The Road to Becoming An Agent, and Where It Is Heading

October 8th, 2011 by Kate_McNamara | Posted in Blog | Comments Off on The Road to Becoming An Agent, and Where It Is Heading
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Literary Agent and consultant Maggie McKernan of The McKernan Agency ended up in her position in an interesting fashion. After studying Philosophy and Logic, she got on a train and ended up in Paris. She took it into her head to become a writer, and spent three very hungry weeks with no fixed accommodation before she stumbled into the Shakespeare and Company bookshop, where the owner offered her a bed on in the library above the shop in exchange for work. McKernan took him up on this offer, and spent her days working at the till, reading, and serving a few customers. At night she slept upstairs among rats with writers who boarded there. McKernan watched them come and go, and  slowly began to realize that she did not actually want to write, but work with writers.

The turning point came when a young Sebastian Barry wandered into the store. Speaking to him, she discovered that what she really wanted to do was publish people like him. Determined now to work in publishing, she wrote to sixty publishing houses in London and got a job, which she partly puts down to her looking up the name of a managing director and addressing her letter to him personally. She began working in design and production, as this was the only way in. She never believed that she could work in editing like she wanted, but her views on editors were soon to change.

“None of them were quite as clever as they first seemed, and you could become an editor,” she told us. She worked for a while, then moved houses, set up a literary fiction imprint, and worked more and more with writers, which she loved. Her particular approach was to keep the writers’ interests to the forefront of what she did. “My strength as an editor…”, McKernan said, “was what they call in publishing Author Management.” This entailed working closely with the authors, managing their expectations and helping them to achieve what they wanted to achieve.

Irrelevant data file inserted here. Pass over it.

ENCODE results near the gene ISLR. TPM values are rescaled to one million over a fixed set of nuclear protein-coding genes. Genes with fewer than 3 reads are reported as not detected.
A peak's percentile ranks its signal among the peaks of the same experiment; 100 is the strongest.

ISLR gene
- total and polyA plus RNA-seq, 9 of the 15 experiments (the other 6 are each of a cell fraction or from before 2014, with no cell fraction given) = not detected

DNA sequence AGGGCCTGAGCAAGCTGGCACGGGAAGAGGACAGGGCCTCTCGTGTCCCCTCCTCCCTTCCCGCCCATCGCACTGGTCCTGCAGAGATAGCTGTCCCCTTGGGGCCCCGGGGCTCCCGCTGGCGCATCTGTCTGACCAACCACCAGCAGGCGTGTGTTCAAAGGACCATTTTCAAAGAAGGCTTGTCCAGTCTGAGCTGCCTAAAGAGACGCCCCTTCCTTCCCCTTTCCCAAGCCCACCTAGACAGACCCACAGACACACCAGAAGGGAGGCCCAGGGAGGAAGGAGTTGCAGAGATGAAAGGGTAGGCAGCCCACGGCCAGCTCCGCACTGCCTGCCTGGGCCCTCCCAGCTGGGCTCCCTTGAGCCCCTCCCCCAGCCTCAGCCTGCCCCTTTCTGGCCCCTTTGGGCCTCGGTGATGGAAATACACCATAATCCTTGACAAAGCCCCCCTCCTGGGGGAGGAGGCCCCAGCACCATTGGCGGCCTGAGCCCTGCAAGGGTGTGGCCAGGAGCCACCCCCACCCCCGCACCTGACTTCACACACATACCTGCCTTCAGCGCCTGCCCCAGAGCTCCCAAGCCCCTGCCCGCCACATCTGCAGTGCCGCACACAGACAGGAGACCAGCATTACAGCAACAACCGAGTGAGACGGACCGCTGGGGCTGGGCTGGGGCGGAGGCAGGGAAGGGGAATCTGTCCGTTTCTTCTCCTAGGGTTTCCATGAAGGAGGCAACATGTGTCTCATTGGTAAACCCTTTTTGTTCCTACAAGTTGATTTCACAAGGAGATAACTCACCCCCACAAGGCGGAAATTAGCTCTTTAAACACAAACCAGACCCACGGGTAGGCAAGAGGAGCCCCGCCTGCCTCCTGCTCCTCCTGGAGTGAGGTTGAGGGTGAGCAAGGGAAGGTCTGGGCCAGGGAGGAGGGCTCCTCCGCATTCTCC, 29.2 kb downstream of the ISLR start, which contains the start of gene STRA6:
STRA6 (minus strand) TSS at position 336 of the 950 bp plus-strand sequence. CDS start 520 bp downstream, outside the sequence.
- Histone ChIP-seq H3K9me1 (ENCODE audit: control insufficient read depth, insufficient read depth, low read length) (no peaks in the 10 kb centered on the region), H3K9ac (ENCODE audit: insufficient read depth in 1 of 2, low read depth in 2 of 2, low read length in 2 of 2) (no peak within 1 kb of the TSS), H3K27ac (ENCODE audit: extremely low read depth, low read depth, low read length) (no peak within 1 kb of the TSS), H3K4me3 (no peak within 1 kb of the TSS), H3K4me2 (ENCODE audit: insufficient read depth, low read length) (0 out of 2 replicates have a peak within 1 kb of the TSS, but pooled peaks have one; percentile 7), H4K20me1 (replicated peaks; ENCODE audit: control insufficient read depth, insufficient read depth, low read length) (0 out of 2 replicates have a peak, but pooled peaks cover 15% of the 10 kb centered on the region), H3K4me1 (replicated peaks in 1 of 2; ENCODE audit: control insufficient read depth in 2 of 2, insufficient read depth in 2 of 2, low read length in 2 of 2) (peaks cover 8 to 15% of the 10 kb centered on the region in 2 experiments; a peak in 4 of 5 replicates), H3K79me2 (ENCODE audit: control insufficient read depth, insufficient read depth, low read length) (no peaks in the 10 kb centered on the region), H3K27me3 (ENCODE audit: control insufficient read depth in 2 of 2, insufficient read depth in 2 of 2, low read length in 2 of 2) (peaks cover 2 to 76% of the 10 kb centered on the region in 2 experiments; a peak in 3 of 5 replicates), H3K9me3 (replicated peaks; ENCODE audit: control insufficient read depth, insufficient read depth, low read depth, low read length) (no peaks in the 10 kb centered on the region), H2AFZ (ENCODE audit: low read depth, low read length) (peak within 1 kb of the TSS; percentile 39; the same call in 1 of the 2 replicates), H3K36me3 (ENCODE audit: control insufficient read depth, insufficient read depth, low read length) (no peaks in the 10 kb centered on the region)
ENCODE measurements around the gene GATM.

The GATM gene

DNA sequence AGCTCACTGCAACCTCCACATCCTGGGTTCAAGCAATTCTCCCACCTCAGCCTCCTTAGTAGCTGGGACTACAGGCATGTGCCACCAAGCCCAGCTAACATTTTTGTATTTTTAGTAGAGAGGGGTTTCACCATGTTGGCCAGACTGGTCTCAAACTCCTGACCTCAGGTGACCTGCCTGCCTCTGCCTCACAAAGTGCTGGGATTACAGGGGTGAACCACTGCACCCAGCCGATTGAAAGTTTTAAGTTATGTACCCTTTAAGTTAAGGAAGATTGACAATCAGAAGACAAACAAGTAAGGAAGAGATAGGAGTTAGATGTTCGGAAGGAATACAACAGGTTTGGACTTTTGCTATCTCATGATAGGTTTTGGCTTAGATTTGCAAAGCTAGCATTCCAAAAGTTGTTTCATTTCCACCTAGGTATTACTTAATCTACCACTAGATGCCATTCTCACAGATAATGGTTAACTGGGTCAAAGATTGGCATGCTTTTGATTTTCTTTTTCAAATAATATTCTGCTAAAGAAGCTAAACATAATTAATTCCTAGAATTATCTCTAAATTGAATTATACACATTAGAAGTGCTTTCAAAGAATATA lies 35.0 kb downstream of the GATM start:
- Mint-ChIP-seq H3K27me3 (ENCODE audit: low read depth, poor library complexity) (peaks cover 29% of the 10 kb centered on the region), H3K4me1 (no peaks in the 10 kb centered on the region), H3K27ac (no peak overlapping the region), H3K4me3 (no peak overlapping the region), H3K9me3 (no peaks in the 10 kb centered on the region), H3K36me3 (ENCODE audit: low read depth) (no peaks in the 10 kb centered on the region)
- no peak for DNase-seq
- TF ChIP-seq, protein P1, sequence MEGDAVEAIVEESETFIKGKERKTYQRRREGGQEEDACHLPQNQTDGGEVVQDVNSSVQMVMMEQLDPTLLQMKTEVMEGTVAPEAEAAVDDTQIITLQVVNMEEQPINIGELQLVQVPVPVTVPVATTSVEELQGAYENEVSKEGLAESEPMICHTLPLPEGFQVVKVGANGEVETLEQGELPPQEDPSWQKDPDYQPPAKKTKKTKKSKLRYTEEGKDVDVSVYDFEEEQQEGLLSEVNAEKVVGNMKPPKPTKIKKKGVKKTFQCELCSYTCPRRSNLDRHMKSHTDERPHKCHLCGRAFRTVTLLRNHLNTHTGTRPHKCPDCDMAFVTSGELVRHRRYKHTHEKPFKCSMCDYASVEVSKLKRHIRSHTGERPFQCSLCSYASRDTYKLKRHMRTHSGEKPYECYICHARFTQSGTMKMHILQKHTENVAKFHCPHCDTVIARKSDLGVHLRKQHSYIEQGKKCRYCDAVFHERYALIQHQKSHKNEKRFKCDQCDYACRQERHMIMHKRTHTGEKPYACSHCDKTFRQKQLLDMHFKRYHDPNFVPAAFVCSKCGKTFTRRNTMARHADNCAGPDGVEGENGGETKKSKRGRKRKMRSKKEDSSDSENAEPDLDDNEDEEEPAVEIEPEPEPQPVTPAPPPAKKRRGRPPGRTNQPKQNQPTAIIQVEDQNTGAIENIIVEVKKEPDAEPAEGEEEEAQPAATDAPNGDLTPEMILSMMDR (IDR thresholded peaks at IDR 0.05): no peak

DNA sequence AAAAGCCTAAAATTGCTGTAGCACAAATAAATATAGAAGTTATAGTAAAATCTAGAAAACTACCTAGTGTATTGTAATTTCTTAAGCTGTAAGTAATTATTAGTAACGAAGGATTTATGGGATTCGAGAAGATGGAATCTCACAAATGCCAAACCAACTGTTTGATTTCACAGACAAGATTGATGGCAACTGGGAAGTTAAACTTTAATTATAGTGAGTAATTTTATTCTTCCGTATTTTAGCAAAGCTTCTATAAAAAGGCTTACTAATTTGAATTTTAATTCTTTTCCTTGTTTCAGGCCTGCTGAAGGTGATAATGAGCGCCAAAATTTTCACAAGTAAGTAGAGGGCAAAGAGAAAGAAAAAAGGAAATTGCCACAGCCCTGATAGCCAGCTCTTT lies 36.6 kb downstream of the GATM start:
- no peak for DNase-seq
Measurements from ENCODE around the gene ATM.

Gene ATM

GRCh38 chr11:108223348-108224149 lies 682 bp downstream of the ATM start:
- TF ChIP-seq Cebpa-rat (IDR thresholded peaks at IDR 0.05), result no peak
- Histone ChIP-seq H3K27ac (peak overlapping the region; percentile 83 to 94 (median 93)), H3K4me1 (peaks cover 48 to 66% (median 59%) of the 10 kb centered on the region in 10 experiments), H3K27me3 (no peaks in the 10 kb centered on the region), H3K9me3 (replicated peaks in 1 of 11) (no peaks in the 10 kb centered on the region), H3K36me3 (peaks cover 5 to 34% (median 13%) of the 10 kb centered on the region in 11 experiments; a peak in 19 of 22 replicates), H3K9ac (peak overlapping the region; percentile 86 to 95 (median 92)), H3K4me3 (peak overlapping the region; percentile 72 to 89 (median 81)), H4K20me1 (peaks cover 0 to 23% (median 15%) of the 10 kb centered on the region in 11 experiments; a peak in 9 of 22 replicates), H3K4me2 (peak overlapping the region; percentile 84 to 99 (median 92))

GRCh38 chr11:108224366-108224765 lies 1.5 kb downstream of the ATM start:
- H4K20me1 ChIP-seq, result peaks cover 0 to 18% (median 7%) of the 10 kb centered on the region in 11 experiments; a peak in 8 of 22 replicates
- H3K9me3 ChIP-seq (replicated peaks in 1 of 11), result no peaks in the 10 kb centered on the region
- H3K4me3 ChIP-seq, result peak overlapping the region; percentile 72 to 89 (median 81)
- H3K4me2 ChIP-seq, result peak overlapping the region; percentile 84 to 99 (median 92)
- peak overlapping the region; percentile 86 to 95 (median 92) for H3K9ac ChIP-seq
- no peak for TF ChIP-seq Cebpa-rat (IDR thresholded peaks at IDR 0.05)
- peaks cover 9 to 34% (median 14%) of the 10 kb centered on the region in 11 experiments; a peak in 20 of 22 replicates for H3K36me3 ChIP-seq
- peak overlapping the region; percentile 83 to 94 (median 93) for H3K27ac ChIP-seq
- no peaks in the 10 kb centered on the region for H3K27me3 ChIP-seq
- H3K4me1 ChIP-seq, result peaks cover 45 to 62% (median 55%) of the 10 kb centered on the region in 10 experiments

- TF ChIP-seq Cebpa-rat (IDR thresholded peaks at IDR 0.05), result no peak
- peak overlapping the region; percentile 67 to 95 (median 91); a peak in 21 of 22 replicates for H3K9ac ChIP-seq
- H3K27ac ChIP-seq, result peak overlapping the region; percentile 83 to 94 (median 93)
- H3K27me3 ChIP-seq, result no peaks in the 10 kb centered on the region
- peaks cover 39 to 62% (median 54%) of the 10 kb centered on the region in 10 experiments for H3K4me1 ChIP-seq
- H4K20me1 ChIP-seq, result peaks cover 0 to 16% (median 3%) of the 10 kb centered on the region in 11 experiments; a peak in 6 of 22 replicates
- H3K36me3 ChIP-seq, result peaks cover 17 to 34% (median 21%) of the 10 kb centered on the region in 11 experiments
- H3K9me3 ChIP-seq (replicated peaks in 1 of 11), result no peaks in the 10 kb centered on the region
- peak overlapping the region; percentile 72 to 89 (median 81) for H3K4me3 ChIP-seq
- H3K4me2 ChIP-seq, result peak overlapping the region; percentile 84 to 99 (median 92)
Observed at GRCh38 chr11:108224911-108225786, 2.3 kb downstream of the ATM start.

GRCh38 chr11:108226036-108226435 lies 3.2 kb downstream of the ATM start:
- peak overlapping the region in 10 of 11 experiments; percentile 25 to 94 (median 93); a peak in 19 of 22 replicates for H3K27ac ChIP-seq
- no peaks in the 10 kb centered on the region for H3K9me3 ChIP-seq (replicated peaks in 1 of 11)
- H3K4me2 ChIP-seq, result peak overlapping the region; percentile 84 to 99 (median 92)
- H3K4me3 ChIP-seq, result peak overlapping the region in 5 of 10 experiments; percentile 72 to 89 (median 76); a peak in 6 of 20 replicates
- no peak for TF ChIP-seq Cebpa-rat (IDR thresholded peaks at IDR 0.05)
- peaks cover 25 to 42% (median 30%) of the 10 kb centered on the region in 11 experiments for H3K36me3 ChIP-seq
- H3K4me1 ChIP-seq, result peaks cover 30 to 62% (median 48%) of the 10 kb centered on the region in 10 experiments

Four years ago, she changed tack and became a literary agent as she wanted to be her own boss, as commuting to London was no longer an option for her. This was a good move for her personally, and everything was going quite well. And then along came the recession.

McKernan was undeterred. She began to take on a client list, and now has between twenty and twenty-five writers, which she hopes in time will become fifty.

McKernan doesn’t seem overly spooked by the technological advances in publishing and what these will mean for the literary agent: ““As long as writers are still enabled to write I will be happy, and I may have to do something else, I may have to make my living some other way.”Her attitude to e-books is refreshing: “All that really matters is that people keep writing books and that we keep being able to find books.”  Naturally, McKernan clearly sees the need for the literary agent – they are a way of filtering out unpublishable material so that publishers do not have to employ a whole division solely to read new manuscripts. Surprisingly for a literary agent, she is fully supportive of the idea of self-publishing: ““If you do it yourself, you get all the money…the writer sees the possibility of getting all the money, and why should they not?” However, she does mention that self-publishing authors may want to consider hiring someone to do P.R for them. Unlike some agents, she gives no indication of wanting to be both publisher and agent to her authors, but she does insist that ebooks are an area she would love to work with if she was just starting out.

In spite of this attitude, McKernan realises the publishing industry is changing drastically for everyone:“Challenges and opportunities are almost the same thing…technology has frightened everyone, and agents in particular….Will people still print books? Will they still buy books?” All those in the industry must watch and wait as technology and e-publishing develop further before these questions may be answered with any certainty. Whatever happens, it seems McKernan will take it in her stride and continue to put the author first.

By Kate McNamara